Skip to content

Breast Cancer Health Center

Font Size

Breast Cancer Screening (PDQ®): Screening - Patient Information [NCI] - General Information About Breast Cancer

Breast cancer is a disease in which malignant (cancer) cells form in the tissues of the breast.

The breast is made up of lobes and ducts. Each breast has 15 to 20 sections called lobes, which have many smaller sections called lobules. Lobules end in dozens of tiny bulbs that can produce milk. The lobes, lobules, and bulbs are linked by thin tubes called ducts.
cdr0000415520.jpg
Anatomy of the female breast. The nipple and areola are shown on the outside of the breast. The lymph nodes, lobes, lobules, ducts, and other parts of the inside of the breast are also shown.

Each breast also contains blood vessels and lymph vessels. The lymph vessels carry an almost colorless fluid called lymph. Lymph vessels lead to organs called lymph nodes. Lymph nodes are small bean-shaped structures that are found throughout the body. They filter substances in lymph and help fight infection and disease. Clusters of lymph nodes are found near the breast in the axilla (under the arm), above the collarbone, and in the chest.

See the following PDQ summaries for more information about breast cancer:

  • Breast Cancer Prevention
  • Breast Cancer Treatment
  • Genetics of Breast and Ovarian Cancer

Breast cancer is the second leading cause of death from cancer in American women.

Women in the United States get breast cancer more than any other type of cancer except for skin cancer. Breast cancer is second only to lung cancer as a cause of cancer death in women.

Breast cancer occurs more often in white women than in black women. However, black women are more likely than white women to die from the disease.

Breast cancer occurs in men also, but the number of cases is small.

Health history can affect the risk of breast cancer.

Anything that increases your chance of getting a disease is called a risk factor. Having a risk factor does not mean that you will get cancer; not having risk factors doesn't mean that you will not get cancer. Talk with your doctor if you think you may be at risk for breast cancer. Risk factors for breast cancer include:

  • Having certain gene mutations (changes), such as in the BRCA1 or BRCA2 genes.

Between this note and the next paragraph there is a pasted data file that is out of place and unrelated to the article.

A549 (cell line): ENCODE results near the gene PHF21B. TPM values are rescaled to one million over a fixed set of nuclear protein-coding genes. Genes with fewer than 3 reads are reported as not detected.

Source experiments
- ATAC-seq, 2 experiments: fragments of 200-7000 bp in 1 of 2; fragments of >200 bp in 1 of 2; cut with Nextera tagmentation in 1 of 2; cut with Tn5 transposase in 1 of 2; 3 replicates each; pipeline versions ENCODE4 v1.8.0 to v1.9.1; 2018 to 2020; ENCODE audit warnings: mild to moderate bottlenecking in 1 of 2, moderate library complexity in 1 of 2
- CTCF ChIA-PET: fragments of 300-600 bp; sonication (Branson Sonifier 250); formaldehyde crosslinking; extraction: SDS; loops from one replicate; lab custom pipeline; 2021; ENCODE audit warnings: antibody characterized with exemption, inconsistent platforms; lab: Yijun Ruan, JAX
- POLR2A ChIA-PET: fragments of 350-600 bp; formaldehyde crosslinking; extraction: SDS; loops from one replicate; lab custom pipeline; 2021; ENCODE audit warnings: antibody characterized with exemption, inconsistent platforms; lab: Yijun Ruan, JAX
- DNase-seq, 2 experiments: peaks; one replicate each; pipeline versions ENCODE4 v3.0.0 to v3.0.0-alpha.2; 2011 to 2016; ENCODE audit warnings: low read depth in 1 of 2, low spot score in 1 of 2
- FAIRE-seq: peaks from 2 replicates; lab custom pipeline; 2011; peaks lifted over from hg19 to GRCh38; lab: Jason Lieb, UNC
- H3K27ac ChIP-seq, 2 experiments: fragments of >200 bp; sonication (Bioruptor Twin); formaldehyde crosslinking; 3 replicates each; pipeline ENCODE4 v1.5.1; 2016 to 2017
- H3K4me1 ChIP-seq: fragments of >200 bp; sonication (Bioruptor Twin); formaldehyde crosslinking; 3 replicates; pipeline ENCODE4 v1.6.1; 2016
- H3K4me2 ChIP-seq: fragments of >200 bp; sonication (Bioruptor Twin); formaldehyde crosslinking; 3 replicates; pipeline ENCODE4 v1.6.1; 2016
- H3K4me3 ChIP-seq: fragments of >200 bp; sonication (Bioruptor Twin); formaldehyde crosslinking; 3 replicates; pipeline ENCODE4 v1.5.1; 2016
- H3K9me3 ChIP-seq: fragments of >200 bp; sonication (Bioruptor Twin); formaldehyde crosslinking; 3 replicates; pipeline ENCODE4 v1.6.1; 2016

• Menstruating at an early age.
  • Older age at first birth or never having given birth.
  • A personal history of invasive breast cancer, ductal carcinoma in situ (DCIS), lobular carcinoma in situ (LCIS), or benign (noncancer) breast disease.
  • A family history (first degree relative, such as a mother, daughter or sister) with breast cancer.
  • Treatment with radiation therapy to the breast/chest.
  • Breast tissue that is dense on a mammogram.
  • Taking hormones such as estrogen and progesterone for symptoms of menopause.
  • Obesity.
  • Not getting enough exercise.
  • Drinking alcoholic beverages.
  • Being white.

NCI's Breast Cancer Risk Assessment Tool uses a woman's risk factors to estimate her risk for breast cancer during the next five years and up to age 90. This online tool is meant to be used by a health care provider. For more information on breast cancer risk, call 1-800-4-CANCER.

    This information is produced and provided by the National Cancer Institute (NCI). The information in this topic may have changed since it was written. For the most current information, contact the National Cancer Institute via the Internet web site at http:// cancer .gov or call 1-800-4-CANCER.

    WebMD Public Information from the National Cancer Institute

    Last Updated: September 04, 2014
    This information is not intended to replace the advice of a doctor. Healthwise disclaims any liability for the decisions you make based on this information.
    1
    Next Article:

    Today on WebMD

    Breast Cancer Overview
    From self-exams and biopsies to reconstruction, we’ve got you covered.
    Dealing with breast cancer
    Get answers to your questions.
     
    woman having mammogram
    Experts don’t agree on all fronts, but you can be your own advocate.
    woman undergoing breast cancer test
    Many women worry. But the truth? Most abnormalities aren’t breast cancer.
     
    Breast Cancer Treatments Improving
    VIDEO
    Resolved To Quit Smoking
    SLIDESHOW
     
    Woman getting mammogram
    Article
    Screening Tests for Women
    SLIDESHOW
     
    ovarian cancer overview slideshow
    SLIDESHOW
    serious woman
    Article
     
    what is your cancer risk
    HEALTH CHECK
    10 Ways to Revitalize Slideshow
    SLIDESHOW